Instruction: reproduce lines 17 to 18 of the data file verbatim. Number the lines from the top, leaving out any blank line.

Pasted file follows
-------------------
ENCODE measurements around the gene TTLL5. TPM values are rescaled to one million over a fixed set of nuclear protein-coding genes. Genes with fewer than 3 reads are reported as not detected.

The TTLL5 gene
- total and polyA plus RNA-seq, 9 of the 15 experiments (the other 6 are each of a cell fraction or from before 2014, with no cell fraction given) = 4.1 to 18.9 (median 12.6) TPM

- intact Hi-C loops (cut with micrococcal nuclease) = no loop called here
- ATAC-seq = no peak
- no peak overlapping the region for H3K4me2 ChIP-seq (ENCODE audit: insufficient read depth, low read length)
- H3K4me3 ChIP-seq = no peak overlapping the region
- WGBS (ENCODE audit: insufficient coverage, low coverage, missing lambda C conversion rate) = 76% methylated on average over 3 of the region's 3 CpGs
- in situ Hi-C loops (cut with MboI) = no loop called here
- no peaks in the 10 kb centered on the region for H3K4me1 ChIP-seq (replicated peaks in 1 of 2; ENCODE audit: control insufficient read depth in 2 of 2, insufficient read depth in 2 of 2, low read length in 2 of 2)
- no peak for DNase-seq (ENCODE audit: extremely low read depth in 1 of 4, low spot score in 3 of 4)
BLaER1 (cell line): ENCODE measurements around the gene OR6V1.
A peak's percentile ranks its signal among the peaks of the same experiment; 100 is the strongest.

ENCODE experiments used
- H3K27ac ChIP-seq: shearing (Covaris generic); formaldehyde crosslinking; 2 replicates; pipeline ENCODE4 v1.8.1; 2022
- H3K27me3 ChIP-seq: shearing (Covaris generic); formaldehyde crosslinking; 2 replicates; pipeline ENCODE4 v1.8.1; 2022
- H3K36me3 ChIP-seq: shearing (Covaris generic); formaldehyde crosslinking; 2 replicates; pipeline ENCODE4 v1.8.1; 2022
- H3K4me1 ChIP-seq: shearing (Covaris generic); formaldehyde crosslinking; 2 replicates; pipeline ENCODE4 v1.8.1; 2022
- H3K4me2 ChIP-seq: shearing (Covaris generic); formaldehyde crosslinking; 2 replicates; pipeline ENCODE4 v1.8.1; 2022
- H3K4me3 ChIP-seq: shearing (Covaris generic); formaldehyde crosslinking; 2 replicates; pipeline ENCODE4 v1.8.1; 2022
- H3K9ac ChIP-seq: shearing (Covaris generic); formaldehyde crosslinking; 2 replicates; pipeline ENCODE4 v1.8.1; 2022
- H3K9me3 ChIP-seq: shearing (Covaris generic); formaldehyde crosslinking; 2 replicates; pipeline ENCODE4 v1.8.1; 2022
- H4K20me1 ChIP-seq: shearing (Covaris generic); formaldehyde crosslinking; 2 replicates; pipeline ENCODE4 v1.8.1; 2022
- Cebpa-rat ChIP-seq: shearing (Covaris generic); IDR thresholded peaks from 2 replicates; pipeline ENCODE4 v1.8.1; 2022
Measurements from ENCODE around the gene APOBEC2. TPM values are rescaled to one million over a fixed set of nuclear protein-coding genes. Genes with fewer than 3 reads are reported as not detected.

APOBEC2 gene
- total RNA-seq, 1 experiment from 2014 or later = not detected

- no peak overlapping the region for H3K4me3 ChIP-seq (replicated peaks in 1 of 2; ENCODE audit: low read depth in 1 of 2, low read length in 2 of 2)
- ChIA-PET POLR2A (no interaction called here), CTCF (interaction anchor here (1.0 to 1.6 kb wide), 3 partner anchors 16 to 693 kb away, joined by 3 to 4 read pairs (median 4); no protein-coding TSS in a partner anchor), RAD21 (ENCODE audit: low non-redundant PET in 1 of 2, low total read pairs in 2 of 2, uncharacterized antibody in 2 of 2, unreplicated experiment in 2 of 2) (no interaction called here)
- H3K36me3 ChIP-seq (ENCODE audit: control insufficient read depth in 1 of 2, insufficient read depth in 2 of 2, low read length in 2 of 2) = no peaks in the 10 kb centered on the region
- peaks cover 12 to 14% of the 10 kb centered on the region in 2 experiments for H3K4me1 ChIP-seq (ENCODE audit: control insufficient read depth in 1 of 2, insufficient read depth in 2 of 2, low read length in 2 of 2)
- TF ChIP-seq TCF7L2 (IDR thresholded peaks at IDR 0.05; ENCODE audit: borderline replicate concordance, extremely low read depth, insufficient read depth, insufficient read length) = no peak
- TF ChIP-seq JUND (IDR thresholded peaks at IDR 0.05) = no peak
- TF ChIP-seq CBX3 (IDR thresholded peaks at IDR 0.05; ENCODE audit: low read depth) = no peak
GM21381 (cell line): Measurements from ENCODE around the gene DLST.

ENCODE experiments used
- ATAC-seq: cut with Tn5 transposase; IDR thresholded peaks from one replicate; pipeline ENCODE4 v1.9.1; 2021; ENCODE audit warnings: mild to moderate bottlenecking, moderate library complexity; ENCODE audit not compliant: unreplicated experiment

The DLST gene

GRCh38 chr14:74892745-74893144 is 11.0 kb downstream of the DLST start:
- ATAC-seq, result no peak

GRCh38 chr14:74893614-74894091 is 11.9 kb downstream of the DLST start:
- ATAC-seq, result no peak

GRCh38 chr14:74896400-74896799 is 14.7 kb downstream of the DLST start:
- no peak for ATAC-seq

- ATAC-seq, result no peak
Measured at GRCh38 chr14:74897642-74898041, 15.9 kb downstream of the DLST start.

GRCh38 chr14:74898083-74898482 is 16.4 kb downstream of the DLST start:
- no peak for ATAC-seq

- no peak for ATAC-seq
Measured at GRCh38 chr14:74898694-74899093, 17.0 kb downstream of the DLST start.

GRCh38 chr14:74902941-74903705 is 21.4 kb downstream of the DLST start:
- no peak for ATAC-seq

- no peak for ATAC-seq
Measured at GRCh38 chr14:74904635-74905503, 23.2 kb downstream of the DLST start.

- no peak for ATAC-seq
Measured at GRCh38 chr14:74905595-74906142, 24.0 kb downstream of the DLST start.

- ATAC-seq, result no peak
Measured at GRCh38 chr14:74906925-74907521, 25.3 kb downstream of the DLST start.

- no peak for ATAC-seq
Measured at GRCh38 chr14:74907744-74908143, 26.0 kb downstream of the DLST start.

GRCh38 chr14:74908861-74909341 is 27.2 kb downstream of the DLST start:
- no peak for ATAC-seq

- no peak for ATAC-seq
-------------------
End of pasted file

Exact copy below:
- H3K36me3 ChIP-seq: shearing (Covaris generic); formaldehyde crosslinking; 2 replicates; pipeline ENCODE4 v1.8.1; 2022
- H3K4me1 ChIP-seq: shearing (Covaris generic); formaldehyde crosslinking; 2 replicates; pipeline ENCODE4 v1.8.1; 2022